Today cannabis became a legal, regulated substance in Canada. However the CCES (Canadian Centre for Ethics in Sport) has released a statement reminding Canadian athletes that, “they are still subject to the Canadian Anti-Doping Program (CADP), and that the use of cannabis under CADP is still banned.”
According to the CCES, substances are added to the prohibited list when they meet two of the following three criteria:
- Use of the substance has the potential to enhance performance;
- Use of the substance can cause harm to the health of the athlete; and
- Use of the substance violates the spirit of sport.
When it comes to CBD oil, the CCES says, “As of 2018, WADA no longer lists CBD as a prohibited substance. We would like to remind athletes that CBD oil often still contains some concentration of the banned substance tetrahydrocannabinol (THC). Therefore, the use of CBD oil is at an athlete’s own risk.”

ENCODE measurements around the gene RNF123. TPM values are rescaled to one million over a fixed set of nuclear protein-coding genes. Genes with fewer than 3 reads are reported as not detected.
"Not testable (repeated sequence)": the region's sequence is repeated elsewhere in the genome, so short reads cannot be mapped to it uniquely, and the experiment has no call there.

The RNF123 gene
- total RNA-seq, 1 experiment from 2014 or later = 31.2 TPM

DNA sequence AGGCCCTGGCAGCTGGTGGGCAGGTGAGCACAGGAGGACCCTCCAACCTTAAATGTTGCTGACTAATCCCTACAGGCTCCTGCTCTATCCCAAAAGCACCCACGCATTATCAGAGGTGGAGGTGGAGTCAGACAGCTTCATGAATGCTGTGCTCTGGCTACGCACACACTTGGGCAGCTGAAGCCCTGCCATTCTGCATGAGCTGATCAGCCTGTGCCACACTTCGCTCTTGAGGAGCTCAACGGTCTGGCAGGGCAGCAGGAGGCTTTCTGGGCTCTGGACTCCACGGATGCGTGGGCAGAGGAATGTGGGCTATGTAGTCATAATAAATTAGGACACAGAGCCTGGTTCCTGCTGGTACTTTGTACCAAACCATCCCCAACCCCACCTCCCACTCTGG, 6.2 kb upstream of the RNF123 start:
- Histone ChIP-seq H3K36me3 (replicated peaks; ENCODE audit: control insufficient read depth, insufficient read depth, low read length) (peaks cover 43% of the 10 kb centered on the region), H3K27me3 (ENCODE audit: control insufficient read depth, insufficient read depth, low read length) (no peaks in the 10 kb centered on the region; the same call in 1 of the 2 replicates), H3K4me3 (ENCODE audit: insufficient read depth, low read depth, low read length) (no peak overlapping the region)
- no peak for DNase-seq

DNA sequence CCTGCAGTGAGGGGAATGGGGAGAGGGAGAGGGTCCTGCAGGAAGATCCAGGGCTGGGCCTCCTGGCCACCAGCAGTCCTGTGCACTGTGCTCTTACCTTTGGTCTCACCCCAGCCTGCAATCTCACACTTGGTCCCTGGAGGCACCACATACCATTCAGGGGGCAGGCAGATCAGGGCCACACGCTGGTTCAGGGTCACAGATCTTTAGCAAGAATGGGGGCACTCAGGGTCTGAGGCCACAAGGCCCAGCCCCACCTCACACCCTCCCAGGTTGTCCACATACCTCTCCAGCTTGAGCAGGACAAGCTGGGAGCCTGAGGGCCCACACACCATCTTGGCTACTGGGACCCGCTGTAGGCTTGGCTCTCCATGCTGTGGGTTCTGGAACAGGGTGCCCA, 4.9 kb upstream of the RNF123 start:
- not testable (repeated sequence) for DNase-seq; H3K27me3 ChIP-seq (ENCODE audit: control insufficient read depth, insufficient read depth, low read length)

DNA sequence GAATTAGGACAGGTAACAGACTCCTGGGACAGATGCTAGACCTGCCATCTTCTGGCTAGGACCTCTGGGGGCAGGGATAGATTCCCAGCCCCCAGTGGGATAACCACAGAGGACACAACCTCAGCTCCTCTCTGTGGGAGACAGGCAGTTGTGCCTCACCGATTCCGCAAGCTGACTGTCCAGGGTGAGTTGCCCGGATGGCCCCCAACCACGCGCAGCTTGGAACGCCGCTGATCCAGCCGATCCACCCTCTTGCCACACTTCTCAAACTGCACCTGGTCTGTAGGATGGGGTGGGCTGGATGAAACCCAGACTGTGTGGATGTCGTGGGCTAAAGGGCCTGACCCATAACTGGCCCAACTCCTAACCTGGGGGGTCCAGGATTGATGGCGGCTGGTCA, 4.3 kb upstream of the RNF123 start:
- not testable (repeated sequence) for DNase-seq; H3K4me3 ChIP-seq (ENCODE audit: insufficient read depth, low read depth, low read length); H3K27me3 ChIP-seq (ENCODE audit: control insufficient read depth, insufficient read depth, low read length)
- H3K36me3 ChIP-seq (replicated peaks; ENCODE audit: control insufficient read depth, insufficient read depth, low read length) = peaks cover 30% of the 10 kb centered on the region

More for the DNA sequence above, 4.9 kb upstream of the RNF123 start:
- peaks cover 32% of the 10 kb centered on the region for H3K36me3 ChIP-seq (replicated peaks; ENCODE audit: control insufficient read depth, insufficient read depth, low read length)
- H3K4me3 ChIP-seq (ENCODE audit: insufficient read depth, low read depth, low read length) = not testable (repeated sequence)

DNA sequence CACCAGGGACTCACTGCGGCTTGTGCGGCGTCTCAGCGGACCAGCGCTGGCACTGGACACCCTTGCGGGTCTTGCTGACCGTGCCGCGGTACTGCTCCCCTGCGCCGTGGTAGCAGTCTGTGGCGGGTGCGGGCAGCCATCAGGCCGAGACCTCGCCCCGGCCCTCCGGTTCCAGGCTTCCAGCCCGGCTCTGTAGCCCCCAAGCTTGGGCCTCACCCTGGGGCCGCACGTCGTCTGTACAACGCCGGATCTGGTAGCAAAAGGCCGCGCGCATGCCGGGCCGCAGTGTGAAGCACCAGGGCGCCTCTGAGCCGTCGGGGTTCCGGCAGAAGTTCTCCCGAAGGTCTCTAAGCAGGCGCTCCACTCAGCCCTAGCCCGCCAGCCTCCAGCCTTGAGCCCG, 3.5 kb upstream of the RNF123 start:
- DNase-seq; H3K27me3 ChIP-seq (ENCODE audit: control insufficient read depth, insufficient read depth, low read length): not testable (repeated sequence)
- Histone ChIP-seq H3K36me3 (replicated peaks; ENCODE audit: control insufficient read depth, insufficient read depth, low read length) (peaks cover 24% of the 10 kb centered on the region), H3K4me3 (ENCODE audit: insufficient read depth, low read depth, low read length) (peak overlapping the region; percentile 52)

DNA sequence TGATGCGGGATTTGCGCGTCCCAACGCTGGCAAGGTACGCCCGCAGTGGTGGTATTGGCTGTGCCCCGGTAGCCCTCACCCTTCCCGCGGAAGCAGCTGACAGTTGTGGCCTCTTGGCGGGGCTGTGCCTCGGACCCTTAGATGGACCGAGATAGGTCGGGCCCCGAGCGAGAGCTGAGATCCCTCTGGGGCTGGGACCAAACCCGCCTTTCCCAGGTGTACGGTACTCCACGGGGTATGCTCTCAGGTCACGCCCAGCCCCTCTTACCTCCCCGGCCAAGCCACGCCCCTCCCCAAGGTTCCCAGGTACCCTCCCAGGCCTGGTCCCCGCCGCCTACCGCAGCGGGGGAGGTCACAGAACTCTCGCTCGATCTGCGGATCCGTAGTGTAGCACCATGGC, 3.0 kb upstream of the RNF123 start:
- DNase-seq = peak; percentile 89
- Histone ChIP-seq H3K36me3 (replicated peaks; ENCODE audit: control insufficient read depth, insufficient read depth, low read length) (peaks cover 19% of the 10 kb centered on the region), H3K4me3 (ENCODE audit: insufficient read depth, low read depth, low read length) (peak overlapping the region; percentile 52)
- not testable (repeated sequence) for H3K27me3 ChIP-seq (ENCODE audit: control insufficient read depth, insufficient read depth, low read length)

Cannabidiol (CBD) is a non-psychoactive derivative of cannabis.
Cannabis is only prohibited in-competition, but athletes are still cautioned at its use out-of-competition. The time it takes for cannabis to clear someone’s system varies dramatically from person to person. So out-of-competition use can still show up in an in-competition test. In some other sports, athletes are advised to discontinue use for a month before competition, to be on the safe side.
In a 2017 CBC story, several athletes revealed that they didn’t see why cannabis should be on the prohibited list. The substance will remain banned in-competition for the foreseeable future.